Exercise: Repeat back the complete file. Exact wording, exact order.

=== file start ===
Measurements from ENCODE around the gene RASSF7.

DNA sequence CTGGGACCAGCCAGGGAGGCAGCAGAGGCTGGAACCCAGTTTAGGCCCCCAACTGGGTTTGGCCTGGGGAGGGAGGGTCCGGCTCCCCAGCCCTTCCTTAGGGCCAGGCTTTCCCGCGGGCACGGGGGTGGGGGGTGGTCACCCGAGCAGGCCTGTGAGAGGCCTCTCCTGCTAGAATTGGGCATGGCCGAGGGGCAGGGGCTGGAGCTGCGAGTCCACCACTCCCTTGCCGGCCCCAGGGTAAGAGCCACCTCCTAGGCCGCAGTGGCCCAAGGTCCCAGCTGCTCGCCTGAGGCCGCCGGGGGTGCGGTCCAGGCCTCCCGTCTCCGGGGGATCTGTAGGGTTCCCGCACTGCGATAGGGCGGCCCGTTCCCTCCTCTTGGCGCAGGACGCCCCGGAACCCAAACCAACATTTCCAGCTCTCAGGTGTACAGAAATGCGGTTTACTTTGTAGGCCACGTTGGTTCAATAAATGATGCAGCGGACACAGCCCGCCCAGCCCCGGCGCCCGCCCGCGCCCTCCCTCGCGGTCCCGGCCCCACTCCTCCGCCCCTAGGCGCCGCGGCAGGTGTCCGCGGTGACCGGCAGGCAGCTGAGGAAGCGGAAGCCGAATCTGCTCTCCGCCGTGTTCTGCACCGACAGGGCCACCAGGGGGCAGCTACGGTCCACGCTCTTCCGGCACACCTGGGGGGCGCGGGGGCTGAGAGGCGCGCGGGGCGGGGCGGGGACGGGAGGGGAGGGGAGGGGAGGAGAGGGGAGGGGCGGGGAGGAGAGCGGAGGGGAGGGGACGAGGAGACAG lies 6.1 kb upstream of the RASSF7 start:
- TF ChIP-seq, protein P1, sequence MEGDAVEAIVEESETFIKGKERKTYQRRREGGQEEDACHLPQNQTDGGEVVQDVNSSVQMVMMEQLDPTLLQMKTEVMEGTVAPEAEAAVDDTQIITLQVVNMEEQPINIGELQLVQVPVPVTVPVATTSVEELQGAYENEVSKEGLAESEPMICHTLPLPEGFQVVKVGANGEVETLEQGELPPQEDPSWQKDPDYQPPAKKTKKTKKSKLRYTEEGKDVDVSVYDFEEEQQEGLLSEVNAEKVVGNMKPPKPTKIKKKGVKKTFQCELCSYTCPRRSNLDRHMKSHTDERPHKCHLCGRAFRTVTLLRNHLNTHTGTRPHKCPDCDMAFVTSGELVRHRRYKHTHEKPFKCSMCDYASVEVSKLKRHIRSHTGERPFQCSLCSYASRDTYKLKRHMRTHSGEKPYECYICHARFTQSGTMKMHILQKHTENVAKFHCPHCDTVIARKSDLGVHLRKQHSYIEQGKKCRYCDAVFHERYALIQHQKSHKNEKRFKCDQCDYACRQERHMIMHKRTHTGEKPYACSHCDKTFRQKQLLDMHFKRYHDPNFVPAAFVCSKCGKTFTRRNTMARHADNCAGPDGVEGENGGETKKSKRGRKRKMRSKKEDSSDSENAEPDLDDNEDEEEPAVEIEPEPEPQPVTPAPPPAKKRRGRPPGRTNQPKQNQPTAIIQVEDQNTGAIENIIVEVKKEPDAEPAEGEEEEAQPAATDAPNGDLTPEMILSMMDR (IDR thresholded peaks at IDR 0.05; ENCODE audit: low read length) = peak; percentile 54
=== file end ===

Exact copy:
Measurements from ENCODE around the gene RASSF7.

DNA sequence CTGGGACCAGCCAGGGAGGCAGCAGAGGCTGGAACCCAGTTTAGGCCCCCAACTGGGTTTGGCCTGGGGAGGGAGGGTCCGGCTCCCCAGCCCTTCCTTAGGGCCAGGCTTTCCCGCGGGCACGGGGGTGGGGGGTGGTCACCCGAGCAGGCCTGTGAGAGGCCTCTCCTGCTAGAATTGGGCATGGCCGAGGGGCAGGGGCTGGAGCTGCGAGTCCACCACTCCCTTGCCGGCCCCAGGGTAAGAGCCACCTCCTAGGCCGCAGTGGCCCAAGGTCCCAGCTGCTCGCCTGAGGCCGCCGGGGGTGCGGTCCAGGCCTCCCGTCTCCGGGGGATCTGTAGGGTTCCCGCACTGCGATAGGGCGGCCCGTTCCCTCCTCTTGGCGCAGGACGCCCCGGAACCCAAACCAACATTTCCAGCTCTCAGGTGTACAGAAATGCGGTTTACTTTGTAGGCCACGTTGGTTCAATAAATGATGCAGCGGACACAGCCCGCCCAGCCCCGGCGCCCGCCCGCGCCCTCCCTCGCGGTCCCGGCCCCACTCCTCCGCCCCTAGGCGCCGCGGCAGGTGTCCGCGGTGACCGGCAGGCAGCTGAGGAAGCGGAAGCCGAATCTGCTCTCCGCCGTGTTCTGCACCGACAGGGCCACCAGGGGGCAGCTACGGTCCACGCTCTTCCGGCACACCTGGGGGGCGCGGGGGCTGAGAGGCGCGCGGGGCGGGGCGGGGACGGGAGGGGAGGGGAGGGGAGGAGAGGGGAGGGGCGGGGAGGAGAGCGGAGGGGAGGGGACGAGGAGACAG lies 6.1 kb upstream of the RASSF7 start:
- TF ChIP-seq, protein P1, sequence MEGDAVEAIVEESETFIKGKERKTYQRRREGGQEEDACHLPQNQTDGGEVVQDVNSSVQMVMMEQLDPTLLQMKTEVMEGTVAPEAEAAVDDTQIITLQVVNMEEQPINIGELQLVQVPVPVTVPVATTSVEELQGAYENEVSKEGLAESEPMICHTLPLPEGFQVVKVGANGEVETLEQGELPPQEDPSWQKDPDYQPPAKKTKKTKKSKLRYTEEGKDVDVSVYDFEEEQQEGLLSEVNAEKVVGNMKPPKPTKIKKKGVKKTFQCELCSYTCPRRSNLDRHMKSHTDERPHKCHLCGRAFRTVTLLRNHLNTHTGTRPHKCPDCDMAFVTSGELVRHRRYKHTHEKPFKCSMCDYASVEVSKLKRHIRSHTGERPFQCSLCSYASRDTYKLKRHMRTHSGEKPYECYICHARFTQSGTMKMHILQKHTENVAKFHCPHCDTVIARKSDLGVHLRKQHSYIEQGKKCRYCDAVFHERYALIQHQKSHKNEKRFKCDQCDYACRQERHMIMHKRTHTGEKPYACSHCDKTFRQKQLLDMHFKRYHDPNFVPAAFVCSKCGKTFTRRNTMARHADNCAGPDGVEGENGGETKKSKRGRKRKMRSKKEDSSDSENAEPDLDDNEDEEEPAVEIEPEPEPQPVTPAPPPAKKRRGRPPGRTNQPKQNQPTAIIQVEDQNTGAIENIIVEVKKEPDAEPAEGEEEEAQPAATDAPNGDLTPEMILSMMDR (IDR thresholded peaks at IDR 0.05; ENCODE audit: low read length) = peak; percentile 54